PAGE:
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SFU researchers explore the power of interactive media to engage citizens and transform urban spaces
Hundreds of citizens had their turn to speak out at Mégaphone – an interactive street exhibit that merged innovative technology and urban space to allow the exercise of free speech in a public forum. Using new media to transform the traditional soapbox, participants had their spoken words converted into text and projected onto the nearby President Kennedy Building of Université du Québec à Montréal (UQAM).
Inspired by Montréal's history of popular assemblies and the Speaker's Corner in London, the installation was co-produced by the National Film Board of Canada (NFB) and the Quartier des Spectacles Partnership, and was a Moment Factory creation directed by local artist Étienne Paquette.
The unique hands-on exhibit became the focus of a ten-week field study by Claude Fortin, a Simon Fraser University doctoral student and GRAND HQP who is examining the aesthetic and social potential of public interactive displays. Mégaphone became Fortin’s doctoral case study after she introduced herself to the Quartier des Spectacles Partnership and offered to collaborate with them in conducting a field evaluation of one of their interactive media façades.
“I consider myself extremely lucky to have had the opportunity to work with the NFB and Montréal’s Quartier des Spectacles Partnership. It took about a year to build bridges with them – collaborations like this are currently not the norm. Little by little, I was able to negotiate a small space from which I became a fly-on-the-wall to study their infrastructure, and eventually, do a full evaluation of Mégaphone.”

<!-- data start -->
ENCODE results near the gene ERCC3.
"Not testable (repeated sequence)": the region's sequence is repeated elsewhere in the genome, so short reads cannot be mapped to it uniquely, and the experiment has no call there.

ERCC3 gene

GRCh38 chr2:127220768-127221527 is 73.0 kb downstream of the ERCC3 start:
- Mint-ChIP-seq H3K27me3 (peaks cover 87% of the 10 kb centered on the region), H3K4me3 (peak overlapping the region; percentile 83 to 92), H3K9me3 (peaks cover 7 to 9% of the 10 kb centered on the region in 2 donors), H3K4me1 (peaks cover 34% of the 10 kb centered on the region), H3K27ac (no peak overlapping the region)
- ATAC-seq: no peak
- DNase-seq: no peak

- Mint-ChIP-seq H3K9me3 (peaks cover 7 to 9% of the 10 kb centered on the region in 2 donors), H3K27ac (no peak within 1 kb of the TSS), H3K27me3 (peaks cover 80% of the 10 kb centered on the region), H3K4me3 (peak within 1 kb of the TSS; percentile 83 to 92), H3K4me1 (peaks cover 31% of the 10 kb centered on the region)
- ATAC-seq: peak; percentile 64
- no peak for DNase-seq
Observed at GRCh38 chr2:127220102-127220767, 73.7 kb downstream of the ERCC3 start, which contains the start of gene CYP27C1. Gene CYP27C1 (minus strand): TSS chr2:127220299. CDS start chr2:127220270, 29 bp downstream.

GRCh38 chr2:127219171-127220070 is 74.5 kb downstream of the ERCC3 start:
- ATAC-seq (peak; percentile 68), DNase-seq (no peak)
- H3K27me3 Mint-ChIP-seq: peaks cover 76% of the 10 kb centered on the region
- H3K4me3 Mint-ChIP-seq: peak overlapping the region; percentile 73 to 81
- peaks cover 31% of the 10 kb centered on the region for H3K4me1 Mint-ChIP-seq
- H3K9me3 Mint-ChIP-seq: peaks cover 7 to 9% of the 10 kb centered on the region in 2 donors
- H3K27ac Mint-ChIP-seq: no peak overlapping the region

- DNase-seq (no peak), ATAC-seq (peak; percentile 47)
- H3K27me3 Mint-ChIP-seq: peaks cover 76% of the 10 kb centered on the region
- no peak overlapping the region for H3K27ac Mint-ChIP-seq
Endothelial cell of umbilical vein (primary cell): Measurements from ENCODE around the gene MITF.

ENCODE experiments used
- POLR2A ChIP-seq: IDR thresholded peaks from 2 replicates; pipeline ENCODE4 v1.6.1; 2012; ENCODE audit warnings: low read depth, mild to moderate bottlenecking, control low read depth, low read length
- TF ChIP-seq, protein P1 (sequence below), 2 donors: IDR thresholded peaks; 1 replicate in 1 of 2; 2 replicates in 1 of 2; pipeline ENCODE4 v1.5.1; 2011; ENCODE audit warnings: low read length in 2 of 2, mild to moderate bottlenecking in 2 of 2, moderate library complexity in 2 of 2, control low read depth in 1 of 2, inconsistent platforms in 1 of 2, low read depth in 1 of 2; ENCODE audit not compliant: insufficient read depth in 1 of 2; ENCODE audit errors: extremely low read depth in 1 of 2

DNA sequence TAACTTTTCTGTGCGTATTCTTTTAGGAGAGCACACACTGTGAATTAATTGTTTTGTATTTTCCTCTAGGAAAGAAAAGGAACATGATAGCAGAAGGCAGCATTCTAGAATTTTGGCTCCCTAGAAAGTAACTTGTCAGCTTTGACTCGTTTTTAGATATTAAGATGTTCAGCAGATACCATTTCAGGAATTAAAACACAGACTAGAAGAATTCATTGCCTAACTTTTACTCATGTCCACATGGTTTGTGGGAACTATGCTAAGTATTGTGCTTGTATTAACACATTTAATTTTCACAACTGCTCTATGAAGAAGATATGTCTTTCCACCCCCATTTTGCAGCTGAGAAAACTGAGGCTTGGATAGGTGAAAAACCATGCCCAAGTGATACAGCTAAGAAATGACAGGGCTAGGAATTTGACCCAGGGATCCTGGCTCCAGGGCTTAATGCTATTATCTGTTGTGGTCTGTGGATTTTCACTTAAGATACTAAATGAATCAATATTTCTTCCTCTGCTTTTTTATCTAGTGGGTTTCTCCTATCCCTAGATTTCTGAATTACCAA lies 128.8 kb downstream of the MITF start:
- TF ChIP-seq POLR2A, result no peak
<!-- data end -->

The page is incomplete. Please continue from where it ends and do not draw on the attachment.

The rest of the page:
Among the many speeches, songs, and thoughtful reflections – including several evenings of slam (in French) and storytelling (in English) – Mégaphone highlights included campaign speeches by Montréal’s mayoral candidates and a discussion by former student leader Gabriel Nadeau-Dubois on the Quebec Charter of Values, which sparked heated debate.
To document the interactions, Fortin interviewed a number of participants.
“Mining rich qualitative data on interactive digital displays ‘in the wild’ requires an approach that favors observation and descriptive reporting based on interpretative analysis,” noted Fortin. “All that sounds good, but without a field to study, it’s just rhetoric. I lucked out with Mégaphone – it turned out to be a gold mine.”
For Fortin, it was a life-changing experience to work with participants from such a diverse range of backgrounds. “It reminded me of how important it is to be close, very close to the people we are designing technology for.”
For Fortin’s doctoral supervisor, SFU SIAT professor Dr. Kate Hennessy, the research is an important extension of the work being done at the school’s Making Culture Lab (MCL) to develop and assess cultural-specific applications of digital media.
“Claude Fortin’s evaluation of the NFB Interactive project Mégaphone, in particular, provides unique insight into the culturally, politically, and economically situated design and implementation of a large scale digital public display, as well as its reception, engagement, and appropriation by the public.”
Dr. Hennessy is the Director of the MCL and a GRAND CNI. Originally joining GRAND through the Greenest Cities Conversations project (GRNCTY) aimed at developing channels for public engagement on sustainability policies, her ongoing work has expanded to the development of digital museum applications through the DIGIKIDZ (Children's Digital Culture) project.
“Claude and I are engaging in research that we feel has potential to be influential across disciplines, both in terms of applied design and scholarly praxis,” noted Dr. Hennessy.